Geothermal power is heading upwards in Europe according to the latest EGEC geothermal market report.

In 2017 the European geothermal market has continued to rise almost reaching 3 GW of installed capacity.

The 15 power plants added during 2017, shown in figure 1, amounting to a total of 354 MWe of geothermal power capacity, confirm the three main facts that have characterized this 2017:

  • 1 -The consolidation of the Turkish geothermal market – guiding the European geothermal growth
  • 2- The inauguration of the first ever geothermal power plant in Hungary – demonstrating the communitarian attention toward this available and common renewable resource
  • 3- Portugal and Island continue to develop their local markets – with a particular eye on new solutions also for remote areas and islands like the Azores


In Europe today there are 117 geothermal power plants in operation, with a total installed capacity of around 2847 MWe, 30 projects are under development, and 160 projects under investigation.

If all these scenarios were to evolve positively, in 2020 Europe could register a total of 3 GW in operation over the continent. Figure 2 depicts the actual situation, highlighting the positive 10% growth registered in the last 5 years. Despite the positive trend however, the first EGEC Market Report in 2012 had predicted an installed capacity of 3 GW already in 2016/2017. This slowdown is due to two main facts: the 2008 economic and financial crisis and the consequent budgetary constraints, and the higher number of years required for the exploration phase, especially for the newcomers in the geothermal sector. In UK and Greece the first plants were expected to be in operation, but due to lack of financial support also in these countries geothermal development delayed. UK should have its first geothermal power plant in operation very soon, and by 2020 exploration work should begin in Greece.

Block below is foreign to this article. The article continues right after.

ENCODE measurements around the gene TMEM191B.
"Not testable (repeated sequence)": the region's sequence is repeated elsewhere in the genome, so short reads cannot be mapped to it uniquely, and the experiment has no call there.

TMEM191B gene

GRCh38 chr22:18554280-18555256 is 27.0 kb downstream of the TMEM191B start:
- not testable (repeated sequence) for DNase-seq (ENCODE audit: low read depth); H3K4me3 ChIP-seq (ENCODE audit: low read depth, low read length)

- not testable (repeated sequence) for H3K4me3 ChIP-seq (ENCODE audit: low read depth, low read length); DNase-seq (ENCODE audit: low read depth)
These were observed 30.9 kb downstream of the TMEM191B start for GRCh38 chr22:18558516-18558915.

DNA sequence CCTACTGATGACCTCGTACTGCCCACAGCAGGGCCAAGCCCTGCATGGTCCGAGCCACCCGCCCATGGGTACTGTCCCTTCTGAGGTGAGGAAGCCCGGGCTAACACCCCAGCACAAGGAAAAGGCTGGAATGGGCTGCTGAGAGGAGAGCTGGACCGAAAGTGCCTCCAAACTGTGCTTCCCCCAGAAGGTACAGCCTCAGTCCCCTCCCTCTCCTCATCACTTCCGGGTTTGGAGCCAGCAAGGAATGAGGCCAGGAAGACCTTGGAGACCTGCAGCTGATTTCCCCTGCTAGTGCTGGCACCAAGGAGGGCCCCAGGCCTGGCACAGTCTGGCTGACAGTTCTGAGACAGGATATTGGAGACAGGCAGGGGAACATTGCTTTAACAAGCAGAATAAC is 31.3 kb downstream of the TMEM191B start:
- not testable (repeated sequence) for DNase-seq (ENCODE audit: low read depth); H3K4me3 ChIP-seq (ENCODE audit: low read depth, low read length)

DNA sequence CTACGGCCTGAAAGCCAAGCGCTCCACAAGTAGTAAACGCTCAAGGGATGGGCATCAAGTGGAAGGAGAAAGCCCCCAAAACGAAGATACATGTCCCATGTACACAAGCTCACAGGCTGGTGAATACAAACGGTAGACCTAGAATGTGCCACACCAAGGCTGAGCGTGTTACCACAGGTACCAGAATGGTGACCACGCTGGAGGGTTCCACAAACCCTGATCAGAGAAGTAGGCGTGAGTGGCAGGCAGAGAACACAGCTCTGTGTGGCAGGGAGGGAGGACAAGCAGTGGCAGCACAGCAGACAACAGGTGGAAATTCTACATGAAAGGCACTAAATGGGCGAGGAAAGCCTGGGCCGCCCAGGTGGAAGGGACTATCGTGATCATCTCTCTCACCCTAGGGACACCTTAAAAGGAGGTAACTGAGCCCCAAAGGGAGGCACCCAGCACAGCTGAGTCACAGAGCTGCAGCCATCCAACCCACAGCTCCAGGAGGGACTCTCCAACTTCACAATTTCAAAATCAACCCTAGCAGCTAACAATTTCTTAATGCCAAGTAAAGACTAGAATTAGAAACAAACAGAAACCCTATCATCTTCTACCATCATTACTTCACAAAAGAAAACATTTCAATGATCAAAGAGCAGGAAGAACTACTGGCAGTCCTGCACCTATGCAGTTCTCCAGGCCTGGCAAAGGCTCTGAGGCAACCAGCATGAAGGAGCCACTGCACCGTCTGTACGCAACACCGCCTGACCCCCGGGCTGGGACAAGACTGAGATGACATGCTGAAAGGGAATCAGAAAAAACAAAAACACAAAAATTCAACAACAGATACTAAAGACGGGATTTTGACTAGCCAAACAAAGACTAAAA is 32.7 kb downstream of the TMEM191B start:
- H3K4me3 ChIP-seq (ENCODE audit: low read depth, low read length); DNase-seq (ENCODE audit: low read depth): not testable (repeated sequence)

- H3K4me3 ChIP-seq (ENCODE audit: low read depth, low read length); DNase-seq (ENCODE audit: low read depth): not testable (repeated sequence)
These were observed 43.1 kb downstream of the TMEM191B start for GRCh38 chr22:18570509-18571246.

Due to certain changes in the regulatory and financial frameworks, and the investment uncertainty, also Italy, France and Germany have not reached the predicted goals. Most of the new project ideas in these three countries, are coming from new actors in the sector with relative financial capacity. The communitarian financial situation makes it harder for them to raise the needed funds, and preparatory time for exploration and permitting has been longer than expected.

Turkey certainly leads the way with 90% of the total growth. A dedicated regulatory framework, a stable feed-in-tariff, increasing electricity demand and a strong political commitment all favour a great evolution, passing from 115 MW in 2011 to 1200 MW at the end of 2017.

According to EGEC Secretary General Philippe Dumas, these are the same drivers that should be activated all over the continent “Market actors have to embrace the new opportunities that are offered in order to see further geothermal market development in Europe.” Geothermal energy has to demonstrate its greater contribution to the renewable energy mix today, in terms for energy efficiency and reduction of greenhouse gas emissions, and also as primary renewable energy source for remote areas.

This is true also concerning the turbine manufacturing market. To date the major share of the total installed capacity in Europe still belongs to traditional steam/flash technology, even if since 2012 nearly 80% of the new installed capacity comes from binary technology, all ORC. Also, the future electricity market design in Europe will require more flexibility to adapt to the forthcoming electrical grid organization. Geothermal power plants will have to provide adequate power generation and thus, turbine manufacturers will have to offer a new technology capable of ramping output up and down on demand.

Dedicated regulatory framework, strong political commitmenttechnological innovationflexibility and efficiency: these are the key words for geothermal energy to become a primary energy source in the future European energy mix.